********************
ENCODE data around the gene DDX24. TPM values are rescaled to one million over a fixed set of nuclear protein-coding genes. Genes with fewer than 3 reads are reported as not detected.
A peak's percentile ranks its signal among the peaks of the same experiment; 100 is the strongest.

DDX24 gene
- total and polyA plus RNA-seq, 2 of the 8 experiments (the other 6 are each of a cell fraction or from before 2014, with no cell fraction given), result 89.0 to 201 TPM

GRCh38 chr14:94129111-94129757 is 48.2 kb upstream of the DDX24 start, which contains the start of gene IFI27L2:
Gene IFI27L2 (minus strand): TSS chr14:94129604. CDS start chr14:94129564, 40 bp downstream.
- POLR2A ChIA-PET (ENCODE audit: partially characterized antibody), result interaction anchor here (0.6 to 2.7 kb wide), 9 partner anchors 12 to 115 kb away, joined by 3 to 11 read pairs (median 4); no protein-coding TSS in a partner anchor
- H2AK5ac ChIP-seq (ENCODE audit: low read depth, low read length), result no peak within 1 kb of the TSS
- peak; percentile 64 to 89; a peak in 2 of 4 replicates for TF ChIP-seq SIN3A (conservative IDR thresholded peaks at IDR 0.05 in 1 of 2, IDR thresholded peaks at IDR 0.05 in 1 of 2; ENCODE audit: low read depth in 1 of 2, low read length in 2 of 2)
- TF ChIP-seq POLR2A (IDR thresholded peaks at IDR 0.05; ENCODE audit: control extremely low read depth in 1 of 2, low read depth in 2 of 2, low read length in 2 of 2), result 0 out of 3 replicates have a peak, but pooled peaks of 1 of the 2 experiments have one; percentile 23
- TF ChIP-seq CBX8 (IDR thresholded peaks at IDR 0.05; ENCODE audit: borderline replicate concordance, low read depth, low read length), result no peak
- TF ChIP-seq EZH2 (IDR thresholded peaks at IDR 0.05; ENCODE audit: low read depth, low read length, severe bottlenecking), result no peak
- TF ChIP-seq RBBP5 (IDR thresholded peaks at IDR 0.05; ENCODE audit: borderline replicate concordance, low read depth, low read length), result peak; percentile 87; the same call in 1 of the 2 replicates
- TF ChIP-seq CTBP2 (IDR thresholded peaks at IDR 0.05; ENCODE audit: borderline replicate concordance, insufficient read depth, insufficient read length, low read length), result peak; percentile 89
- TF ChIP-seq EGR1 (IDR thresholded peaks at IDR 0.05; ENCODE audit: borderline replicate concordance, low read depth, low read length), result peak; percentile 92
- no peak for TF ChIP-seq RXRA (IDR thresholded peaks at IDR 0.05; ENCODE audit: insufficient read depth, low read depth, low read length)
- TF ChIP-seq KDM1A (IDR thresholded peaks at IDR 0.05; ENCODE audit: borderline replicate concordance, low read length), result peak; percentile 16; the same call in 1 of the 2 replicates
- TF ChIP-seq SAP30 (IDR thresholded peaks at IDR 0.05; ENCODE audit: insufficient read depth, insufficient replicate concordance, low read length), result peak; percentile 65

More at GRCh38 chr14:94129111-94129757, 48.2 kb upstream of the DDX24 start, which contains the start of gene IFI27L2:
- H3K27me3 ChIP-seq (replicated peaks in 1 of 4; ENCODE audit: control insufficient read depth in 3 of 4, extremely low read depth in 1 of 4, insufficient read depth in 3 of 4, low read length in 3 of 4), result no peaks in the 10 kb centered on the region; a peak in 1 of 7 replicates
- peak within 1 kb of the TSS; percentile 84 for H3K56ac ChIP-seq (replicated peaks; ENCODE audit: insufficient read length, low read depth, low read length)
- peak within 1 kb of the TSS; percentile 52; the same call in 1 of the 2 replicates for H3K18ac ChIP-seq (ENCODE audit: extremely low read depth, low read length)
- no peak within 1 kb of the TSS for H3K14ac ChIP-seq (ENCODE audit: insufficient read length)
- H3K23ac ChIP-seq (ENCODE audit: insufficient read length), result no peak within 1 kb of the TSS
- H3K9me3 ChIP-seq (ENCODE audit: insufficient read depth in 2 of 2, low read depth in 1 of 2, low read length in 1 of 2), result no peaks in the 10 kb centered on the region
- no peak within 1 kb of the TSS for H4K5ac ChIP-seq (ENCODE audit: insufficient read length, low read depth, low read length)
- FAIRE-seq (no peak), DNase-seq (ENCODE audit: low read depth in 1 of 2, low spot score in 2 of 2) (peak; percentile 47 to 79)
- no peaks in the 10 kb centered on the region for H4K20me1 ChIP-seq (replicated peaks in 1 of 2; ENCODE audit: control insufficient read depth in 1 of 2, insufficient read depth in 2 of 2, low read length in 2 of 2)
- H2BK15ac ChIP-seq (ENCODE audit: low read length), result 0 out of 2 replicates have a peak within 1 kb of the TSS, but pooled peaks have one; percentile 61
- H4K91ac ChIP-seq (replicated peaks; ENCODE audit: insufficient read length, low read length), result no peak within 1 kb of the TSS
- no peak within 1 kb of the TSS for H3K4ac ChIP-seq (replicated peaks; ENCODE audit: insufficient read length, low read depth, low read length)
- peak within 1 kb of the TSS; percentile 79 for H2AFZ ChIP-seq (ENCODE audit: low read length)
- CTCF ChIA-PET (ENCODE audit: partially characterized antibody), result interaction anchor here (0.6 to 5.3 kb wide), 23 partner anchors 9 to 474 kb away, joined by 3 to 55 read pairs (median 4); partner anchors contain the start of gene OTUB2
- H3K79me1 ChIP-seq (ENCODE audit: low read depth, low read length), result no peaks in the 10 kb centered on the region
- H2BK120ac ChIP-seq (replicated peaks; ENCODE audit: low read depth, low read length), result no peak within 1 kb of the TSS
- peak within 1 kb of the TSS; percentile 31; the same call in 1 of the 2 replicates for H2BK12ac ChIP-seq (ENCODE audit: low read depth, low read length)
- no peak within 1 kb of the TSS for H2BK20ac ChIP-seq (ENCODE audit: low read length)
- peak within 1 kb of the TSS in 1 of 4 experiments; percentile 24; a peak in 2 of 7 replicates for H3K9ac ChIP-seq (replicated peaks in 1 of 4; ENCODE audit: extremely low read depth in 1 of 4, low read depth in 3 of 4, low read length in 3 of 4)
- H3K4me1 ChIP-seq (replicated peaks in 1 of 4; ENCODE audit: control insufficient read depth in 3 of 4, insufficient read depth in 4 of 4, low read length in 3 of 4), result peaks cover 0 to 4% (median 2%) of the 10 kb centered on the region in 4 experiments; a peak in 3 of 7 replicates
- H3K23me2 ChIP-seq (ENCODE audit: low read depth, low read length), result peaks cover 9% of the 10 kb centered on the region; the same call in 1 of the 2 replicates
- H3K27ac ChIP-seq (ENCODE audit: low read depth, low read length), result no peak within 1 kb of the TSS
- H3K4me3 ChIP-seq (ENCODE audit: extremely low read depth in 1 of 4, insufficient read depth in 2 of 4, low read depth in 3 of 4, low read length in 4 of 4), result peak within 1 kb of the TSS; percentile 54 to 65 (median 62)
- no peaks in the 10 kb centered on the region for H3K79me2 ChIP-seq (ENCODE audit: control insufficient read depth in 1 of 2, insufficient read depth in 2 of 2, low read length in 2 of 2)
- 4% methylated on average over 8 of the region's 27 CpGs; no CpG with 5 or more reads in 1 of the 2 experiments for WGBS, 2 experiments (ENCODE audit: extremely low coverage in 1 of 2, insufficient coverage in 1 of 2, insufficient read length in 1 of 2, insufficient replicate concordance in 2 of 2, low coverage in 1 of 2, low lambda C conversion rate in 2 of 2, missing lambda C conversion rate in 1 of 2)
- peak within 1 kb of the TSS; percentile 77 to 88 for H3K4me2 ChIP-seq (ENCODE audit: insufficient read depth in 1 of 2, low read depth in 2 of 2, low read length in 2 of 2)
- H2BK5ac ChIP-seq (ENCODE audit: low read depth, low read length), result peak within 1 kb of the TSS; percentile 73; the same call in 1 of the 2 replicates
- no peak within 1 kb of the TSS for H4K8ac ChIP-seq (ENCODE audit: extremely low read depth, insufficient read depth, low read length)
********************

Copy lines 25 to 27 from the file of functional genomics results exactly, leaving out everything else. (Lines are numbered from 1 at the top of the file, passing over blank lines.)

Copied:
- H3K9me3 ChIP-seq (ENCODE audit: insufficient read depth in 2 of 2, low read depth in 1 of 2, low read length in 1 of 2), result no peaks in the 10 kb centered on the region
- no peak within 1 kb of the TSS for H4K5ac ChIP-seq (ENCODE audit: insufficient read length, low read depth, low read length)
- FAIRE-seq (no peak), DNase-seq (ENCODE audit: low read depth in 1 of 2, low spot score in 2 of 2) (peak; percentile 47 to 79)